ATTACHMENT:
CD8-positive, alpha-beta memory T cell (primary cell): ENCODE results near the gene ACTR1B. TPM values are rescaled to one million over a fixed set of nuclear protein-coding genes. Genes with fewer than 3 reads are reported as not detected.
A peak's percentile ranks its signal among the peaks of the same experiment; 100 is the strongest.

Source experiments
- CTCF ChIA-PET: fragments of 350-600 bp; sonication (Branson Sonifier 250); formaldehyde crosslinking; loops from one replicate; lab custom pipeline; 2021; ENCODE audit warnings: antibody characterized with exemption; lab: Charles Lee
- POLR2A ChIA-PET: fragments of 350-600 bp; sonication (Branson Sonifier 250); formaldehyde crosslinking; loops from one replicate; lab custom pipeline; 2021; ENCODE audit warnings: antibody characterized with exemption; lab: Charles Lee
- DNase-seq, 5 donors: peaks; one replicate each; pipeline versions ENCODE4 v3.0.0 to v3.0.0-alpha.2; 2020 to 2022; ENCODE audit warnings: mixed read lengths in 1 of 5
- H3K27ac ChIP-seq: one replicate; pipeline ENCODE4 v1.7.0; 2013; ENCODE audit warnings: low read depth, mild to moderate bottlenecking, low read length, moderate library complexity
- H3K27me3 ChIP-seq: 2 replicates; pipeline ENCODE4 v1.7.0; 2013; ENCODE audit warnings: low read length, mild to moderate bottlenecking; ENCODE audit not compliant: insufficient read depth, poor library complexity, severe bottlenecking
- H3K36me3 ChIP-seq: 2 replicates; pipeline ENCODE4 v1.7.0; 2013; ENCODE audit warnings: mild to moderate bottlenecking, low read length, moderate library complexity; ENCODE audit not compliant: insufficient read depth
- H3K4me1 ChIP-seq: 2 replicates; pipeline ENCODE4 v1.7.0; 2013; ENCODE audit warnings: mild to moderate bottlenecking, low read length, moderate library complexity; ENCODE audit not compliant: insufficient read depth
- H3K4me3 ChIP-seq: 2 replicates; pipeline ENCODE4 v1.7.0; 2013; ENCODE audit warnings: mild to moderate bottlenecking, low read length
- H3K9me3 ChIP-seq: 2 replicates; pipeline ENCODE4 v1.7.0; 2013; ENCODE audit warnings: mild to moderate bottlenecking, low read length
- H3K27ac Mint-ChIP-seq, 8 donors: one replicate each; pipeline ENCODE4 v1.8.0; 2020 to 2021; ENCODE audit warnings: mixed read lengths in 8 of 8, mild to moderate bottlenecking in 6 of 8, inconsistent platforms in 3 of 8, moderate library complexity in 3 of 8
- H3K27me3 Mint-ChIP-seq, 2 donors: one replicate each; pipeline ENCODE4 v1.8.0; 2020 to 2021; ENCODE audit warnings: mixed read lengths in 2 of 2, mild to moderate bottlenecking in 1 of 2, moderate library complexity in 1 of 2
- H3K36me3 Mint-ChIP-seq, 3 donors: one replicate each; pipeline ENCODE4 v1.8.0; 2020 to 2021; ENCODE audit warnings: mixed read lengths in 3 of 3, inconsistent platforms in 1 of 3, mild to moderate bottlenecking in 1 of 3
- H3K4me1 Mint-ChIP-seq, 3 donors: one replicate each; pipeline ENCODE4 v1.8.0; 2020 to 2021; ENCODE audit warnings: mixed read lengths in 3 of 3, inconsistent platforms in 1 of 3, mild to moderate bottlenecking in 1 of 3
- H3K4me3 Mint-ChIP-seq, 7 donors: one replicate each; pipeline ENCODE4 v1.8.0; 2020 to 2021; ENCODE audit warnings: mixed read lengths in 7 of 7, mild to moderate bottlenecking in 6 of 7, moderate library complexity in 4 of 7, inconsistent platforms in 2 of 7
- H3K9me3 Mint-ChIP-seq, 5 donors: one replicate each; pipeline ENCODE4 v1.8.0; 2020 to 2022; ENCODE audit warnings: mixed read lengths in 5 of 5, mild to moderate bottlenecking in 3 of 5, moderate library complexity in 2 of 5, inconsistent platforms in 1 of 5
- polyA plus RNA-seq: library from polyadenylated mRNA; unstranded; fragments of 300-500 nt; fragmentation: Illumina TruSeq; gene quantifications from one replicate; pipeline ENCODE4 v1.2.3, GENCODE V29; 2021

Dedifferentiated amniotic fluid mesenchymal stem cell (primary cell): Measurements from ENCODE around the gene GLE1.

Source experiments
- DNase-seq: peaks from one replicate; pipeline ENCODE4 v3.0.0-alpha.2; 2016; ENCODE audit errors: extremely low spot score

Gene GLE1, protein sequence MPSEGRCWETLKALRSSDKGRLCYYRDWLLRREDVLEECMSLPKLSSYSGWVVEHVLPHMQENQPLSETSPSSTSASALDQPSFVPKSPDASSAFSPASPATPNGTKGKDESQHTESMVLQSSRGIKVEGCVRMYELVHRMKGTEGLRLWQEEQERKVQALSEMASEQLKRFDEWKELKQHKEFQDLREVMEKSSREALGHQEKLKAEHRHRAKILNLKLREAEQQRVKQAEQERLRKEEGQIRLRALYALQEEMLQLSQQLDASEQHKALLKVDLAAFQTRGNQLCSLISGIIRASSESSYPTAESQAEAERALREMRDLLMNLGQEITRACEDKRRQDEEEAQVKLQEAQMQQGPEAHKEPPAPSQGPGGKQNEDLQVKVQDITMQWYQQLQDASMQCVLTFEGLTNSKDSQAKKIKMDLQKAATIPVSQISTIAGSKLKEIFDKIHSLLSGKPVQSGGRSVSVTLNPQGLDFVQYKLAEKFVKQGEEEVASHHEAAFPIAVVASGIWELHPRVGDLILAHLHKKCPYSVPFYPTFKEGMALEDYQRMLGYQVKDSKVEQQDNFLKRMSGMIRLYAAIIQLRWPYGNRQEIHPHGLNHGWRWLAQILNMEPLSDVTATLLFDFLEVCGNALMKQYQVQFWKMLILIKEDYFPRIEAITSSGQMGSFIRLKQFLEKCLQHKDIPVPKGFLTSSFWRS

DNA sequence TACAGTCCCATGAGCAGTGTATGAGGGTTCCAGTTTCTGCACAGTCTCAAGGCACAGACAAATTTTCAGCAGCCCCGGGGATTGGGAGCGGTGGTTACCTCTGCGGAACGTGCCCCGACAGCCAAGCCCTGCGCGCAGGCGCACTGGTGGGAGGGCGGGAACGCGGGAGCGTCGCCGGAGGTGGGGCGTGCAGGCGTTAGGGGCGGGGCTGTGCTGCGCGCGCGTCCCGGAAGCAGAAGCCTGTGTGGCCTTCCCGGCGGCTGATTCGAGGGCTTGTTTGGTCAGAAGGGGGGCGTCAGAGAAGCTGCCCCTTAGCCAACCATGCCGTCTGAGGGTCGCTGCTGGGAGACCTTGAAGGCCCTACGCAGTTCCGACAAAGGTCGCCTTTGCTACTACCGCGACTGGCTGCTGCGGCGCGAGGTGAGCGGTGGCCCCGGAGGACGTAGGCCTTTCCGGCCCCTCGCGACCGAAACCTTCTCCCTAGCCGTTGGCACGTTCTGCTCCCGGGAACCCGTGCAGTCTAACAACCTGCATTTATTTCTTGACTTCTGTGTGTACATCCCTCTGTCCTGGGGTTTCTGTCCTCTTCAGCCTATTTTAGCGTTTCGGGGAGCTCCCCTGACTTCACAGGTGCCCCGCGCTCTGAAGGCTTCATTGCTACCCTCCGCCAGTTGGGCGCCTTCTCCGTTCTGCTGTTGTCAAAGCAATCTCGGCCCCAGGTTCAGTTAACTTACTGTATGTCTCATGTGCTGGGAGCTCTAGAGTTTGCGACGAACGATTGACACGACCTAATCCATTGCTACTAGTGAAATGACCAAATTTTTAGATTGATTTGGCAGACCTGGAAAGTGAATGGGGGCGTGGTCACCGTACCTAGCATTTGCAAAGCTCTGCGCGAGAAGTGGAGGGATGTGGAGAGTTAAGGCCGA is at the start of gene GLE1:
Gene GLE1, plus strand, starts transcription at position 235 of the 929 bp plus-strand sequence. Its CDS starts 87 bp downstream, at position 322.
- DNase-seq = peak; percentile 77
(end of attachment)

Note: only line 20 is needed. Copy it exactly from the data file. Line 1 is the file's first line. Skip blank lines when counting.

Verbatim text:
Dedifferentiated amniotic fluid mesenchymal stem cell (primary cell): Measurements from ENCODE around the gene GLE1.